Pope Francis Says Having Pets Instead of Kids Is 'Selfishness' in Latest Address at the Vatican
The pope, who is named after the patron saint of animals, also said choosing dogs and cats over children "takes away our humanity."
Don’t have pets over children – that was the message Pope Francis had for the people during a general address to the audience at the Vatican on Wednesday.
“Today … we see a form of selfishness,” he said, translated by BBC News. “We see that some people do not want to have a child. Sometimes they have one, and that’s it, but they have dogs and cats that take the place of children.”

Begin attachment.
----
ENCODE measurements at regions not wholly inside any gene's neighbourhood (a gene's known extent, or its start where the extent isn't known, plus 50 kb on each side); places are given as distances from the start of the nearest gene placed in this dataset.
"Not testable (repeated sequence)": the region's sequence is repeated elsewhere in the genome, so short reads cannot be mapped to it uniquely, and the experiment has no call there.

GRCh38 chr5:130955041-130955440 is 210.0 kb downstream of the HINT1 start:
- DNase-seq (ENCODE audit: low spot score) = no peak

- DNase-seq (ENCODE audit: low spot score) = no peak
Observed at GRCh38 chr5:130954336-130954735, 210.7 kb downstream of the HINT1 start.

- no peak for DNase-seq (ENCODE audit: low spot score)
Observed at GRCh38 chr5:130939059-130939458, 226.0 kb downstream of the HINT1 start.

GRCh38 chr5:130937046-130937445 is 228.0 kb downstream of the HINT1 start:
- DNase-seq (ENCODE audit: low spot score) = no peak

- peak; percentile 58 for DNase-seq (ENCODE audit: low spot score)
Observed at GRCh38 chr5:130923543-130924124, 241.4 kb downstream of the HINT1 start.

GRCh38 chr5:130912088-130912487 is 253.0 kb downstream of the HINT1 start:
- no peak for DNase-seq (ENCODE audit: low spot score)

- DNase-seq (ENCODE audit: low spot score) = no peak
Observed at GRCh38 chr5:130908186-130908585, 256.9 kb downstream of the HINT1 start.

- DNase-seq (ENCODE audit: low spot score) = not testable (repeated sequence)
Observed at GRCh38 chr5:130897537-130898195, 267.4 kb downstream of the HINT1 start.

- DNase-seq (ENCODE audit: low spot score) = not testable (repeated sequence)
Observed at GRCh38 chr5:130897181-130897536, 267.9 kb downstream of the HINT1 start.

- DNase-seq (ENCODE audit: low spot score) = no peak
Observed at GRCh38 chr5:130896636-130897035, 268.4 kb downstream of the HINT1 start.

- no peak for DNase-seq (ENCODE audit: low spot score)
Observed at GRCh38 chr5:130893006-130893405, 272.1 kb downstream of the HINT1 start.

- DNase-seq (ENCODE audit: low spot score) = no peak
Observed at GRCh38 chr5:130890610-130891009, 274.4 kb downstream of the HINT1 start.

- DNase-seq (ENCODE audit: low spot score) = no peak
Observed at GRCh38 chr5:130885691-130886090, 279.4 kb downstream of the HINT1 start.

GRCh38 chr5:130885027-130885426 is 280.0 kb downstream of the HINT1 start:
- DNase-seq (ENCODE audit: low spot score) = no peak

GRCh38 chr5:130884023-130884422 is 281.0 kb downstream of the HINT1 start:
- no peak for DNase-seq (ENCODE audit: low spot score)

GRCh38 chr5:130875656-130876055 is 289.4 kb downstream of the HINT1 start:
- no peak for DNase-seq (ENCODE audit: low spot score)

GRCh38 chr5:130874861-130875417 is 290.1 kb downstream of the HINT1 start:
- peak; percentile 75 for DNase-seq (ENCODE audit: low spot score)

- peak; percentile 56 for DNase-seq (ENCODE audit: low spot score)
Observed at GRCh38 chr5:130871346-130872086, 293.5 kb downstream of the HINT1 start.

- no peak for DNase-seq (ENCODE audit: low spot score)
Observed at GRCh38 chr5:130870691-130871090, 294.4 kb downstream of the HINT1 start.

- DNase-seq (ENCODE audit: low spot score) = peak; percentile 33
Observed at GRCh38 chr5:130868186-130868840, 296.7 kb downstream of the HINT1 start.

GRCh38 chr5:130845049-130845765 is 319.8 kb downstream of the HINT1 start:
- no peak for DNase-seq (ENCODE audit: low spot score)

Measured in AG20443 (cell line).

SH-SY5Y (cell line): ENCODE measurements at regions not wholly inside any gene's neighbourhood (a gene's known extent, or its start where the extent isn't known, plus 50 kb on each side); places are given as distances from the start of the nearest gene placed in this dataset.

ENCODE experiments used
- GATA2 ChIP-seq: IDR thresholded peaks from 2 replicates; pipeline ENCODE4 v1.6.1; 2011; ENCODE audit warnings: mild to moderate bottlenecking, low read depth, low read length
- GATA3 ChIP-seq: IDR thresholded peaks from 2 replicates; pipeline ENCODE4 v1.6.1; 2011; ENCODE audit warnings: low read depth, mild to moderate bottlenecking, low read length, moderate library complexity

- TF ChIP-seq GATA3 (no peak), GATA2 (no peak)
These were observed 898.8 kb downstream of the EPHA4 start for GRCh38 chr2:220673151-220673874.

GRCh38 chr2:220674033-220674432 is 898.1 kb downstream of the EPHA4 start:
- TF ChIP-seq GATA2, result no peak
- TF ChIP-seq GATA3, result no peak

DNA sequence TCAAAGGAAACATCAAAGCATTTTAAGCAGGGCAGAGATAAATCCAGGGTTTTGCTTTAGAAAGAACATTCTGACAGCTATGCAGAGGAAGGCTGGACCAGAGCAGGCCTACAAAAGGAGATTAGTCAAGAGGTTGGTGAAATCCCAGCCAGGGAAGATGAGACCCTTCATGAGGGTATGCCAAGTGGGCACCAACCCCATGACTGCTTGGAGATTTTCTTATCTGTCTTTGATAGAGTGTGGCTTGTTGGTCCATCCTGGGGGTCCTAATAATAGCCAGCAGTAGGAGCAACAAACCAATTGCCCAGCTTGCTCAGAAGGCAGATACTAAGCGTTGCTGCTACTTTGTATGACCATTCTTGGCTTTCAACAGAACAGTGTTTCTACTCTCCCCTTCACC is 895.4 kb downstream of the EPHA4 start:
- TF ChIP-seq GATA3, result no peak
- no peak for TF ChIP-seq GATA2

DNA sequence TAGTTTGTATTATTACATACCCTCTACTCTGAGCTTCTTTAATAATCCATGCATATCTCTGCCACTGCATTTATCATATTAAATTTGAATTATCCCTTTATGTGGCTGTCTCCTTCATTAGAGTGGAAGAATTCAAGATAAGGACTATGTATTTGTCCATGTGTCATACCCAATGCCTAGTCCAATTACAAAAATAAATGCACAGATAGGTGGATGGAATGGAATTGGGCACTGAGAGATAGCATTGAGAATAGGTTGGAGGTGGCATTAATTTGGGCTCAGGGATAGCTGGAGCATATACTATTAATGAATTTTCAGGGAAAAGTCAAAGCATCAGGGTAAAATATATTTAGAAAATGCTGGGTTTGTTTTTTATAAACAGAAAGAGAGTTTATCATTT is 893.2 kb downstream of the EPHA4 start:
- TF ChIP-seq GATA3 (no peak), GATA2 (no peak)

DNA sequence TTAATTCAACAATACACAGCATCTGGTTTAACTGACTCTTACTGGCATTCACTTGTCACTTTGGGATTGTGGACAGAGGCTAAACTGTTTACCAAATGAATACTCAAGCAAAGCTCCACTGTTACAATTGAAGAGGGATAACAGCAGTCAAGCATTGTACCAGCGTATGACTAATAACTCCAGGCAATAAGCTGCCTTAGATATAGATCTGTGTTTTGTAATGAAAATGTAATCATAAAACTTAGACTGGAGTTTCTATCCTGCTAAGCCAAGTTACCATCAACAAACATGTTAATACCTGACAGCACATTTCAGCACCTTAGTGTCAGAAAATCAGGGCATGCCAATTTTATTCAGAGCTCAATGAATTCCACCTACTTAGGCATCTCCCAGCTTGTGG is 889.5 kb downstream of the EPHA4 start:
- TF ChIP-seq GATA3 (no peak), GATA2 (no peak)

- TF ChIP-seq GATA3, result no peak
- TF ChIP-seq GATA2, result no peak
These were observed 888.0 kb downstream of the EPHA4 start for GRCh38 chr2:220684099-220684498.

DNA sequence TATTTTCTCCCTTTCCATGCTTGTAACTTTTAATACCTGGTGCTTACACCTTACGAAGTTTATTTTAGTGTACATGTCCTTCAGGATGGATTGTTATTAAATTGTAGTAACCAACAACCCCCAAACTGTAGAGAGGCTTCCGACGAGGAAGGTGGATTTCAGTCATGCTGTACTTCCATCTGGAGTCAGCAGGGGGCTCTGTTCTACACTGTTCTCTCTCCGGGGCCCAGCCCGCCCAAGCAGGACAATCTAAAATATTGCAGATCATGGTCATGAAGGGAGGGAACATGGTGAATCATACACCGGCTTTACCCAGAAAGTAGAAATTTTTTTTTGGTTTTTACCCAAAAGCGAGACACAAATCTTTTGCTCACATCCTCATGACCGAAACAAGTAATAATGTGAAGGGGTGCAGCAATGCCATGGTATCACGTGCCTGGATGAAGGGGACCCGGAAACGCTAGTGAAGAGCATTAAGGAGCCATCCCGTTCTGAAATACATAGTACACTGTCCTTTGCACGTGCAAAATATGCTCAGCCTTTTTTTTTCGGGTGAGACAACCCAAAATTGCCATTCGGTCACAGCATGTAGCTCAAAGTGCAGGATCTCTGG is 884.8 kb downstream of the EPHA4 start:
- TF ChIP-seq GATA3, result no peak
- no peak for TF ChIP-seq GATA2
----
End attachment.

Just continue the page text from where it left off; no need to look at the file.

Pope Francis said having fur babies in the place of actual babies “is a denial of fatherhood and motherhood and … takes away our humanity.”
Those who can’t conceive, the pope said, can look toward adoption.
The address follows another one he made last month in front of St. Peter’s Basilica, in which he expressed concern over Italy’s plunging birthrate, Reuters reported.
The speech, however, faced immediate backlash, especially by those who pointed out on social media that the pope, himself, has made a deliberate choice not to have children.
Others disagreed with his sentiment of having children out of obligation.
Pope Francis, who is named after the patron saint of animals Francis of Assisi, also seemed to be disregarding his namesake, according to The New York Times.
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